Before the film was finished, Greco invited Stella March, national coordinator of StigmaBusters for the National Alliance on Mental Illness (NAMI), to attend a rough-cut screening in Beverly Hills. She urged Greco to send the movie to NAMI's headquarters in Arlington, Va. Last July, it was shown at NAMI's national convention, received 2 standing ovations, and was praised by NAMI's executive director Michael Fitzpatrick, MSW, as "one of the few dramatic films that can be considered authentic in its portrayal of schizophrenia— presenting both heart-breaking and heart-warming dimensions and even touches of humor." The film has since received enthusiastic reviews from entertainment industry critics, including John Anderson writing for Variety.
Not only Greco, but also Harden and Pantoliano researched schizophrenia. At Greco's request, they spent a day visiting Fountain House in New York City, a self-help program operated by individuals recovering from mental illness, in collaboration with a professional staff.
Before the film goes into general release, Greco said, "We are doing our best to give people in the mental health community a first look at the film."Greco and Pantoliano recently screened the film at a gathering of psychiatrists and other mental health professionals at Tufts University.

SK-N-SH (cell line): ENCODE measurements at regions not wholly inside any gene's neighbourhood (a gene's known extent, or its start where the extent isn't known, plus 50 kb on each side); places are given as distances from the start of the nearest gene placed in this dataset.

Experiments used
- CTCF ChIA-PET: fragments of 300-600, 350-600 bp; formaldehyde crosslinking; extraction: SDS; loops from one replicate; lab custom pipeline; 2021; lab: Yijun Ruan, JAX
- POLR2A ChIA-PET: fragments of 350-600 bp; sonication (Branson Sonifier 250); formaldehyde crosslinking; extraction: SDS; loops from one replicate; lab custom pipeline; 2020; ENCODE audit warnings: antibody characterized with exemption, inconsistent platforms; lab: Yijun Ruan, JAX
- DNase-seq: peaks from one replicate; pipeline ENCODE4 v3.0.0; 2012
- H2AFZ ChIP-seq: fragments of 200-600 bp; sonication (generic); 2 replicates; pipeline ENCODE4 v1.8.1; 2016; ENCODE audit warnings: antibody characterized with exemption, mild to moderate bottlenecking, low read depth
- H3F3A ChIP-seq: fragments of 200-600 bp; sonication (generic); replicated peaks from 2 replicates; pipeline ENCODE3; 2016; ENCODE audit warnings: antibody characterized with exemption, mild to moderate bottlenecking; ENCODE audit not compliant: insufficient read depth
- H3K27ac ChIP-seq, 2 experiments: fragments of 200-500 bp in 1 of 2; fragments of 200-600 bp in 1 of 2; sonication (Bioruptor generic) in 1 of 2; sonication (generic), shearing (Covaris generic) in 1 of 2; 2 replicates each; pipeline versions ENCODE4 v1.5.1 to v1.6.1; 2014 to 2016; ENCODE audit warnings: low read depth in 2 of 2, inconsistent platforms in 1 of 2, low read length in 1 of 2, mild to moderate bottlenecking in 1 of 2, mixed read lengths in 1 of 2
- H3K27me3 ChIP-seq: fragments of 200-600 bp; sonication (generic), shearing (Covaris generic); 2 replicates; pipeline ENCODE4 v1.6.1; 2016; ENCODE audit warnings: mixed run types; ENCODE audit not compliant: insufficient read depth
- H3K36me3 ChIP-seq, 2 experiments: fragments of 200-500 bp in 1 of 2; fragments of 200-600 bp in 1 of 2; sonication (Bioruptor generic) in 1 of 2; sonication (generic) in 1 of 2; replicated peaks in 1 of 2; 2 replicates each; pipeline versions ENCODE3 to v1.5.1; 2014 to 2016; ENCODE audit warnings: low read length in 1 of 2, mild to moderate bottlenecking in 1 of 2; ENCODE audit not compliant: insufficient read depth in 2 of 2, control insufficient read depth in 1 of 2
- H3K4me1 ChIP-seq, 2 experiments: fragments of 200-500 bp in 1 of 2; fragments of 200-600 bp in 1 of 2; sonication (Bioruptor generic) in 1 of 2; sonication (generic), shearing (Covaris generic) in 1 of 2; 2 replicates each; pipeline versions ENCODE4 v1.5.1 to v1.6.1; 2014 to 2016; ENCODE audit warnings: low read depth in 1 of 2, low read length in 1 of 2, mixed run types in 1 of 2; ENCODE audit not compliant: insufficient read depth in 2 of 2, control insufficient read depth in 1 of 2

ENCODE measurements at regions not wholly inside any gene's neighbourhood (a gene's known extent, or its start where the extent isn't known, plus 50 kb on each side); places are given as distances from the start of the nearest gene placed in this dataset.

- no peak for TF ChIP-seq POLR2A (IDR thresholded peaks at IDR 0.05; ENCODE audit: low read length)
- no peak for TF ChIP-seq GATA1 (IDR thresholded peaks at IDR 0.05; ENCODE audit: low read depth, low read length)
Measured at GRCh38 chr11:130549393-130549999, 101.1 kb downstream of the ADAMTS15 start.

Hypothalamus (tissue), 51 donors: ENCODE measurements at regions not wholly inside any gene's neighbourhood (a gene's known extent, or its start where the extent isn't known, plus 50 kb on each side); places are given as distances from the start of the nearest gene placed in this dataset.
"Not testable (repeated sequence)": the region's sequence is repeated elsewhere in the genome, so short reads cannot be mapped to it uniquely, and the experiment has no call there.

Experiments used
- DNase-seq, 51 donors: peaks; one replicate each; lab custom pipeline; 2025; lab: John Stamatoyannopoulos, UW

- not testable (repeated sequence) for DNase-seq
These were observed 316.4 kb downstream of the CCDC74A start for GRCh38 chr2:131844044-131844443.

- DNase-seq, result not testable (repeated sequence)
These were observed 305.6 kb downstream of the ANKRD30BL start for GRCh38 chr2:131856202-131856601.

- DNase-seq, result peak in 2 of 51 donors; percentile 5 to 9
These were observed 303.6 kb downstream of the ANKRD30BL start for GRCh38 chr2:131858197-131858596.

Drama for therapy, education
When viewed as a whole, mental health issues are being portrayed more accurately in recent movies than in the past, said psychotherapist Birgit Wolz, PhD, MFT, author of E-Motion Picture Magic: A Movie Lover's Guide to Healing and Transformation. The improvement in accurate portrayals parallels an improvement in psychiatric diagnoses, she told Psychiatric Times.
In her own work,Wolz uses movies as a catalyst for the psychotherapeutic process and for educating mental health professionals. Currently, she is developing an online continuing education program for psychologists and others that will utilize specific movies to illustrate diagnoses cited in DSM-IV-TR.
It is a way to learn about fairly dry material in an entertaining format, she explained. For example, the movie As Good As It Gets can be helpful in diagnosing obsessive-compulsive disorder, while Mr Jones presents a useful picture of bipolar disorder.
With Ofer Zur, PhD,Wolz has written an online CE course, "Therapeutic Ethics and the Movies—What Films Can Teach Psychotherapists About Ethics and Boundaries in Therapy."8 The course uses movie vignettes to discuss such ethical dilemmas as confidentiality, self-disclosure, touch, and out-of-office experiences.
"We looked at several movies where therapists are portrayed and in just about every one there is a boundary violation, so it is easy to portray ethical issues," Wolz said, adding that she and Zur are collaborating on a second course on ethics and the movies. Examples Wolz provided include Basic Instinct and Mr Jones, in which sexual relationships occur between therapist and client; Antwone Fisher, in which a client is invited to a family dinner with his therapist; and What About Bob? in which a client follows his analyst on his vacation.
Wolz also has developed an online course on cinema therapy. In the course description, she explains the power of films: "Movies affect us powerfully because the synergistic impact of music, dialogue, lighting, camera angles, and sound effects enables a film to bypass our ordinary defensive censors. They draw us into the viewing experience and at the same time—often more easily than in real life—afford a unique opportunity to retain a perspective outside the experience, the observer's view."9